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  • most common in Ionian and Aeolian Some modes of the jazz melodic minor (b3) are quite important -particularly Lydian dominant, (4th degree), Locrian #2 or half-diminished (6th degree) and the "altered scale" - 7th degree. – Stinkfoot Oct 12 '17 at 20:31

Since the modes are derivatives of standard scales ( or possibly the other way round), then yes. Take the chords produced from C major. C, Dm, Em, F, G, Am, Bo. All based on 'stacked thirds' - not exactly true, but for our purposes...Of course, another 'stacked third can be, and is often put on top, and maybe this is where your dilemma starts, as each third can be maj or min, BUT without care, the chord notes go out of diatonia.

The same notes appear, in the same order, in D Dorian, E Phrigian, F Lydian, G Mixolydian, et al. So, keeping the 'stacked thirds' idea, in D Dorian, the same chords appear. They have to. It's just that now, as in any Dorian melody, the home is based on the root, in this case, D. So the home chord has to be Dm. In G Mixolydian, obviously G maj appears, and quite often in G Mix. tunes, F maj also appears.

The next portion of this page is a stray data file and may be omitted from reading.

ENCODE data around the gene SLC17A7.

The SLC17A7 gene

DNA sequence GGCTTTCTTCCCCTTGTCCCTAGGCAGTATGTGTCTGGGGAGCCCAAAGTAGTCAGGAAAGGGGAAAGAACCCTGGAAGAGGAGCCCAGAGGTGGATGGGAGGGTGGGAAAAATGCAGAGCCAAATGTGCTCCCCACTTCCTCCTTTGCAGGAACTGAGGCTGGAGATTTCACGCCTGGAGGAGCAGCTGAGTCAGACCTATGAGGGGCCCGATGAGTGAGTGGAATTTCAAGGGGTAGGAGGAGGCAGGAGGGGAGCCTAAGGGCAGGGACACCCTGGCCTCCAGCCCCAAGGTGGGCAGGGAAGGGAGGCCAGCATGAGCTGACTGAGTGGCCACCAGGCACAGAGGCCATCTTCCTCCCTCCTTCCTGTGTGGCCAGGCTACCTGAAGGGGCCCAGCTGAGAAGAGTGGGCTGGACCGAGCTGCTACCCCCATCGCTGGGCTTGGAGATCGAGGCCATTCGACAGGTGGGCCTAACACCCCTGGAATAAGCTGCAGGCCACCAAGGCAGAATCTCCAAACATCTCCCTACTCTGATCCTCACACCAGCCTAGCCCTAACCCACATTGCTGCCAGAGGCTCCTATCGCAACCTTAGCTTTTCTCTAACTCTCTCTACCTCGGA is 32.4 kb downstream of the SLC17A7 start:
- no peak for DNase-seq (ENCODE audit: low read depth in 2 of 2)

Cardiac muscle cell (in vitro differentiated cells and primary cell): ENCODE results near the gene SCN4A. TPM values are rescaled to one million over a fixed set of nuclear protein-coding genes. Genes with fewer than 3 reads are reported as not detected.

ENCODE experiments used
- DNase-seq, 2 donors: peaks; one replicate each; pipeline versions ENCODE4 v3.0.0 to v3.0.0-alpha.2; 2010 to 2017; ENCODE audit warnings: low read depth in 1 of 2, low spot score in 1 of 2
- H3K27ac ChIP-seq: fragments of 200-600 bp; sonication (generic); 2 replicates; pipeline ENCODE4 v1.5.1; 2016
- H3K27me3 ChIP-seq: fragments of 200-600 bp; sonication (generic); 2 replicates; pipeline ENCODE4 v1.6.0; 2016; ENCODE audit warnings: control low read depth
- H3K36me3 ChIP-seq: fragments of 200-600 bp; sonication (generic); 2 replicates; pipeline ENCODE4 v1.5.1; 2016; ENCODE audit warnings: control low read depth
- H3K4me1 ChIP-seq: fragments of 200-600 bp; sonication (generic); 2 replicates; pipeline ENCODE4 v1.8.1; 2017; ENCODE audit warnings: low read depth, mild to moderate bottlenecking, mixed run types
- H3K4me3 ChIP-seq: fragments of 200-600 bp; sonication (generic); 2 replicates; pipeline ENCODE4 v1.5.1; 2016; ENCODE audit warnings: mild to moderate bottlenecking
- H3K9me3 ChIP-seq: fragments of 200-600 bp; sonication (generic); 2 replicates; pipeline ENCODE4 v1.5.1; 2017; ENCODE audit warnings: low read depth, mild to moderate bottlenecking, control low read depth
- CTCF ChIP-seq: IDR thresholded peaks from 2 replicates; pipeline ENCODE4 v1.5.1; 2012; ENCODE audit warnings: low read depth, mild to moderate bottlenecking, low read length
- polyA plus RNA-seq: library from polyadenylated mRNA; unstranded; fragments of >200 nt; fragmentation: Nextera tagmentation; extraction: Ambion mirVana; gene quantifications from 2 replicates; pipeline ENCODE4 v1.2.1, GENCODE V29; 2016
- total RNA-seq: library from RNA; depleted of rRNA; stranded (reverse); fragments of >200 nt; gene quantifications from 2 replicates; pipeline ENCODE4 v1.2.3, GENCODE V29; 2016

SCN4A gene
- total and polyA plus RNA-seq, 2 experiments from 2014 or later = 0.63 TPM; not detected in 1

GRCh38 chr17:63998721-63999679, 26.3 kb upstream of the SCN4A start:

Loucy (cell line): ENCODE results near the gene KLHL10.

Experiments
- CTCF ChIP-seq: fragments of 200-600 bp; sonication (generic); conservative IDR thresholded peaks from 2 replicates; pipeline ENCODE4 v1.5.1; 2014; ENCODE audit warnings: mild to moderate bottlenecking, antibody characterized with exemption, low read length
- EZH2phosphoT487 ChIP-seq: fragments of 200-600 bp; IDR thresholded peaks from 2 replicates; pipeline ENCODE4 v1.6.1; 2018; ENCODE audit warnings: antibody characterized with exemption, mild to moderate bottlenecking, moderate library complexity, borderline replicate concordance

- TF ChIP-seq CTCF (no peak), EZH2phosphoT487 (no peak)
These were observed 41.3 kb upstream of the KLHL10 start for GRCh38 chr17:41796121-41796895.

The minors present a slightly different arrangement, with the possibility of raised 6th and 7th notes, or not as the minor case may be. However, all chords used in minor modes will be made in the same way - 'stacked thirds'. So there are more options of slightly different chords in the modes of minor keys. Simple example, in A Aeolian, there are two E chord - E min and E maj.

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  • Could you go further and use this stacking approach to build triadic chords for other scales like harmonic major (1,2,3,4,5,b6,7), jazz scales and so on? Or is merely a convenient feature of the 7-modal family of scales rather than anything more general? – Mr. Boy Dec 29 '16 at 18:47
  • You can, and we do. It gets quite interesting with melodic/harmonic minors. Did you overlook the b3 in your comment? – Tim Dec 29 '16 at 19:08

You can generate all 7 modes from each other. I mean they are using same pattern with different starts.
For example intervals in Ionian pattern is like this:
I (W) II (W) III (H) IV (W) V (W) VI (W) VII (H) VIII
(W means 1 step and H means half step(semitone))

We can build chords on Ionian degrees :
Major - minor - minor - Major - Major - minor - dim
So if we have C Ionian as our mode , we have these chords :
C - Dm - Em - F - G - Am - Bdim